The public zoo, the fairground, the lake boat dock and several, I’m not prepared to say exactly how many, several playgrounds have already been desegregated.

    Several were desegregated last year and the program calls for additional desegregation this year.

    But many, many parks and many, many facilities have been desegregated under the plan that’s already been evolved.

    And the Park Commission is complying with — yes sir, counsel reminds me that all the tennis courts have been desegregated.

    And I am safe in making this statement that there is no activity sponsored by the Park Commission which is not now open to both races.

    There is no as distinguished from a particular playground at a particular place.

    Thomas R. Prewitt:

    There are many playgrounds which are still segregated.

    Most of them are neighborhood playgrounds, but there is no activity now except the Pink Palace Museum and it stands in a different light and I don’t believe that it is going to be a significant problem.

    In fact I think that it is very minor when considered in the light of the whole program.

    William J. Brennan, Jr.:

    Well, Mr. Prewitt are you telling us that the program, this ten year program is in fact being put into effect, is that it?

    Thomas R. Prewitt:

    Yes, it is being —

    William J. Brennan, Jr.:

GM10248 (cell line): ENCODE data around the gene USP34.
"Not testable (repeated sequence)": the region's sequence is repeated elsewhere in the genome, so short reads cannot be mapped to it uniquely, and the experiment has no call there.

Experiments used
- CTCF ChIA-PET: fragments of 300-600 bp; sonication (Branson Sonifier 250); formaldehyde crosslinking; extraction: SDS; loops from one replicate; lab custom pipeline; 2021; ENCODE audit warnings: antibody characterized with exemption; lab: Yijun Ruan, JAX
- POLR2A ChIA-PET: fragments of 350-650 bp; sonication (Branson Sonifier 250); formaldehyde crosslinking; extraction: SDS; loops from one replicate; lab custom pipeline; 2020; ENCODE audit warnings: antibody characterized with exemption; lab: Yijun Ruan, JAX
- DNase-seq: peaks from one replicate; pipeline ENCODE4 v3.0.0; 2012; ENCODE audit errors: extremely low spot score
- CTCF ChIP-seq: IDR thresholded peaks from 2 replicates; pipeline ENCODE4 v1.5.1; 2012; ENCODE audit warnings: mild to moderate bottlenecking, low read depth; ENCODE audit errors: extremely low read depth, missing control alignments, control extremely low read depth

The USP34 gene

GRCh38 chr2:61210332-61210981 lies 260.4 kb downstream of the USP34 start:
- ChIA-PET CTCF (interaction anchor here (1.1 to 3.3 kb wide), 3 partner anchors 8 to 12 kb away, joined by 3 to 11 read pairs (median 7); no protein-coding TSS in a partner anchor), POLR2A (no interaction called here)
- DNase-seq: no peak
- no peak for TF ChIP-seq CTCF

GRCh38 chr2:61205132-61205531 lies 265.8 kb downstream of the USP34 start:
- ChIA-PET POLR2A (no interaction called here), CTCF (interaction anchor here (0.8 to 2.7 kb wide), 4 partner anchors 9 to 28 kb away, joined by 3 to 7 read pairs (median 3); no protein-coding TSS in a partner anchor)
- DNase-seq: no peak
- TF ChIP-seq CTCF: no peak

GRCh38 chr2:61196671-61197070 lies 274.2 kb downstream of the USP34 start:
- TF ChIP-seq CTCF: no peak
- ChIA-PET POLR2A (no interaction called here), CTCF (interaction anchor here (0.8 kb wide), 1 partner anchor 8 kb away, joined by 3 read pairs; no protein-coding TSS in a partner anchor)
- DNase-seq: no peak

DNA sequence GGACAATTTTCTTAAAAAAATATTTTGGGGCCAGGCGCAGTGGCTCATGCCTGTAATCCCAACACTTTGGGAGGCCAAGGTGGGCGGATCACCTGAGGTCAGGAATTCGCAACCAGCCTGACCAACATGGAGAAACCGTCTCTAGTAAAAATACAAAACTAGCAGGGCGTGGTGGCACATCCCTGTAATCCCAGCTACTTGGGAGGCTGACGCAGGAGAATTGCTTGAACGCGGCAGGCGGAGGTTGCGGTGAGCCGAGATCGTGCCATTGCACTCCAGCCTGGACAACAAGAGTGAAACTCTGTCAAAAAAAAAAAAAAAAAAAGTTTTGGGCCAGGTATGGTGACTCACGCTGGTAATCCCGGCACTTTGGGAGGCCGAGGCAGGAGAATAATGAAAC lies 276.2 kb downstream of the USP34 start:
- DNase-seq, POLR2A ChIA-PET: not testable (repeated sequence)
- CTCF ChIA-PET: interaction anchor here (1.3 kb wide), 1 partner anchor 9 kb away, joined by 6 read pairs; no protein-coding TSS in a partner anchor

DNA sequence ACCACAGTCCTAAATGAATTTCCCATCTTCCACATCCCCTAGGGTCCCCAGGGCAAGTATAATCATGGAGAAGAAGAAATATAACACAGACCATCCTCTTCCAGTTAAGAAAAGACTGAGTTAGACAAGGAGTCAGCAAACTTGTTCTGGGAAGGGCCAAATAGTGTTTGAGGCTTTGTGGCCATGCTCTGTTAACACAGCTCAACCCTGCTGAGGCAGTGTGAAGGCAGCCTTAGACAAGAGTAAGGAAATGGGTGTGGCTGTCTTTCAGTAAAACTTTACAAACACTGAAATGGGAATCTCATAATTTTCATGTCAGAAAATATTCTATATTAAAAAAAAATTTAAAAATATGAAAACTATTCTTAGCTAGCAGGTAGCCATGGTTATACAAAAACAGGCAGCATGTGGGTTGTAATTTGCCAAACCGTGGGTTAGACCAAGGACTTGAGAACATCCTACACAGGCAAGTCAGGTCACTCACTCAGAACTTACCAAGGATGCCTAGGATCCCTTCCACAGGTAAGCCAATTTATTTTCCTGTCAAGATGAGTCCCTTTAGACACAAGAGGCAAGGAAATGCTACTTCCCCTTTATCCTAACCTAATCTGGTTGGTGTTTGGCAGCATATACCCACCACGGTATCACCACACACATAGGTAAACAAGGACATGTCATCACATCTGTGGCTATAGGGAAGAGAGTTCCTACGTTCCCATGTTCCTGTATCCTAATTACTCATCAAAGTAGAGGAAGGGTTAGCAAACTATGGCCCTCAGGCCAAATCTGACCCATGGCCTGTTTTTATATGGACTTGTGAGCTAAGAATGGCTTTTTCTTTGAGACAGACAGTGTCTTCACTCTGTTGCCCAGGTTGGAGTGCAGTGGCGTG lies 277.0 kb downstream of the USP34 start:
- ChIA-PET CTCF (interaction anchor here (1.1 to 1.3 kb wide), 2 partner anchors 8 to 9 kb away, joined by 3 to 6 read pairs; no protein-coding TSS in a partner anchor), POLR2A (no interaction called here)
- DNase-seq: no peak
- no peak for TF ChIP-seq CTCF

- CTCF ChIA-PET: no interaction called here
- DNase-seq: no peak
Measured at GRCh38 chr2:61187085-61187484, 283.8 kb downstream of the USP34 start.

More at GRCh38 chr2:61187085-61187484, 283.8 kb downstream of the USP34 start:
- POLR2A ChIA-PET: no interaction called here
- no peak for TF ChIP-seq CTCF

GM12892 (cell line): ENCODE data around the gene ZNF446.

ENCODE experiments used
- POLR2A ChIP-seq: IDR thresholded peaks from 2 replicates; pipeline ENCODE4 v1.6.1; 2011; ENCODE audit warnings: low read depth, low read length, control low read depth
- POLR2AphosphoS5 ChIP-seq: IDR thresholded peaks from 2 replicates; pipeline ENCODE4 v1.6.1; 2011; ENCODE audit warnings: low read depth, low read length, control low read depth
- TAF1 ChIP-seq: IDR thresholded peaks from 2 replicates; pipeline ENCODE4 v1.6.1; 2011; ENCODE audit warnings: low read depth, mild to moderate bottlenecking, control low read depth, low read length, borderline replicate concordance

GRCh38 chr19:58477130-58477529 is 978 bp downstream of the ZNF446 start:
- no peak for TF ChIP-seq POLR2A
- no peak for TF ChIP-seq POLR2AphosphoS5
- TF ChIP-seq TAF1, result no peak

I see.

    Now what you are doing is according to that program and the timetable into that program?

    Thomas R. Prewitt:

    No sir it’s been accelerated, in several different instances.

    For instance I believe Winchester Park on the program was to be desegregated in 1965 and that has already been desegregated.

    It was desegregated in 1962.

    There are other instances of that type where the program has been accelerated and it will be accelerated, but we feel that it is difficult to plan ahead on a program as vast as this.

    We recognize the problem and as time goes on and the Park Commission we believe will be able to make judgments as situations come up and accelerate the program in the exercise of its discretion.

    Tom C. Clark:

    The time element is the same in the schools as it is in the recreational area desegregation?

    Thomas R. Prewitt:

    If Your Honor please, as I stated earlier in response to the Chief Justice’s question yesterday, the Board of Education proposes to desegregate the fourth grade this year and then one grade each year thereafter.

    The plan submitted by the NAACP would accomplish complete desegregation of the schools by 1965.

    The District Judge has not yet ruled with respect to the two plans concerning the school system.

    Tom C. Clark: